In a recent BBC documentary on “objectum sexuals”—people who have loving relationships with inanimate objects—Erika Naisho Eiffel spoke about her love affair with an archer’s bow: “We were just such a great team because we had that connection on every single level. I’d almost swear that my blood flowed from my arm and went right into him. And it felt like the molecules in him were flowing right back into my arm.”1 It’s no surprise that, before their love waned, Naisho Eiffel was a record-breaking world champion archer—a love story indeed. But more importantly, Naisho Eiffel’s example seems to suggest that we might have gotten our relationship to the material world the wrong way round. Rather than resist the desires that surround the commodity, replacing them with transcendental, immaterial ethical imperatives (which, as we have seen, only lay the groundwork for commodities themselves to dematerialize), what if some kind of ecstatic overidentification with the commodity as material holds the key to its unraveling? Independent of the knowing subject, what secrets lie buried in the object? Maybe we are objects, too.
Hito Steyerl notes that emancipatory movements (feminism or anti-colonial struggles, for example) have always been built around the desire to be a subject—a sovereign, knowing, thinking, independent body. But why not consider being an object for a change? What happens if we work from the premise that we are already objectified, already objects? After all, not only is full-fledged subjectivity accompanied by the enormous burden of having to constantly, reflexively, individuate oneself by re-asserting one’s autonomy, this burden itself renders subjecthood, as Steyerl puts it, “always already subjected.” To accept being an object might be the beginning of moving beyond heroic expressions of pure, free will, and a means of bearing witness to its wreckage and decay.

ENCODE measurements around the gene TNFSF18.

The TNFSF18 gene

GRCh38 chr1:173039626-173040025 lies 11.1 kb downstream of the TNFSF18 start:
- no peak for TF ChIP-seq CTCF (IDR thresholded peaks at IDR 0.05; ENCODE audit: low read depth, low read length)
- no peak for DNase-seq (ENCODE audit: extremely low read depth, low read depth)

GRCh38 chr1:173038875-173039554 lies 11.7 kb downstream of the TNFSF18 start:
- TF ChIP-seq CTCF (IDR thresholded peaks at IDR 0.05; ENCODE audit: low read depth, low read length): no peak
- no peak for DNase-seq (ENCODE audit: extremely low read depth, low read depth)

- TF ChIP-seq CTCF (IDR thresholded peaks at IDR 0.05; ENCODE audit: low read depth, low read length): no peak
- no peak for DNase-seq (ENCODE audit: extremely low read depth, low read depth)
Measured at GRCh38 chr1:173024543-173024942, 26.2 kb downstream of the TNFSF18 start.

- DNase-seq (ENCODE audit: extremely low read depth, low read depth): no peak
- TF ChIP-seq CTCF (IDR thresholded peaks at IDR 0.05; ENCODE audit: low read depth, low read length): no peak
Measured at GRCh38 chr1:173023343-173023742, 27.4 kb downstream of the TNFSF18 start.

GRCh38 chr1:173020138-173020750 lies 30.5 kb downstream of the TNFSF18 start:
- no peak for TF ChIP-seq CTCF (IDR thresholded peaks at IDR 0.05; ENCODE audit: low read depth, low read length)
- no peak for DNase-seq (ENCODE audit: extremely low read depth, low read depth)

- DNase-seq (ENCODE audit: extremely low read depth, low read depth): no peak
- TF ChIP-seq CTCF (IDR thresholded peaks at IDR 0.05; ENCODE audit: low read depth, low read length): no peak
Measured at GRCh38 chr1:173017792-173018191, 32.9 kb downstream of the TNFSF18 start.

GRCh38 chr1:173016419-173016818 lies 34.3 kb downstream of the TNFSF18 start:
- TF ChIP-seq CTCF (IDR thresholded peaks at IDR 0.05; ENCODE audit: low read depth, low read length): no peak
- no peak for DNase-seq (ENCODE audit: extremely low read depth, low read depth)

Rather than consider the distinction between an artwork and a “simple thing,” Boris Groys suggests that we consider how the avant-garde negotiated—and attempted to cancel—the distinction between the artist and the non-artist. By producing “weak signs,” the early avant-gardes attempted to make universally accessible, “messianic” forms that would withstand the shock of contracting, industrialized time, and “triumph over the strong signs of our world—strong signs of authority, tradition, and power, but also strong signs of revolt, desire, heroism, or shock.” But now, as even everyday life is absorbed into cycles of permanent change, how can one produce weak gestures capable of withstanding constant renovation, gestures that can themselves absorb this contracting time by refusing to be crystallized as artifacts?
Gean Moreno looks at the increasing interest over the previous decade or two in recasting the space of the art installation as a question of interior design. While this apparently benign strategy has introduced a number of new methods for articulating shared space and conditioning human interaction in disjunctive, broken, or self-reflexive ways, it seems that the translation of art spaces into designed interiors has suggested the possibility of something unexpectedly more radical. What would it mean then to “apply lethal doses of ambiguity to the very idea of a signature language . . . to shift the points of stress and strain and torque the list of expectations (maybe the call for clarity in terms of brand identity becomes its opposite)”?
Lars Bang Larsen plays with the zombie as a figure of the mindless persistence of brain-eating capital and purposeless labor. If indeed capital knows nothing of life, then we look to the undead (and unliving) as an aberrational hybrid of living and dead thing, of consumer and commodity. The zombie is a hunger devoid of desire, one that is itself eaten away. It is “a slave morality that makes us cling to capital as though it were our salvation,” binding the human together with the thing to embody a walking critique of alienated, dead labor.
In the second part of his Art and Thingness series, “Thingification,” Sven Lütticken looks to the historical precedents that set the stage for the readymade to unleash its own dialectics into the world of reified commodities: after dialectical materialism abolished the idealist duality of subject and object, Lukács’ returned to objects as “social things,” or quasi-subjects, and Adorno warned against demonizing objects and objectification. As commodity fetishism has become an obvious trap, with entire “new” economies arising to evade the weight of objects and things, so things have responded by asserting their own kind of memory, testifying to how they themselves have been subjected.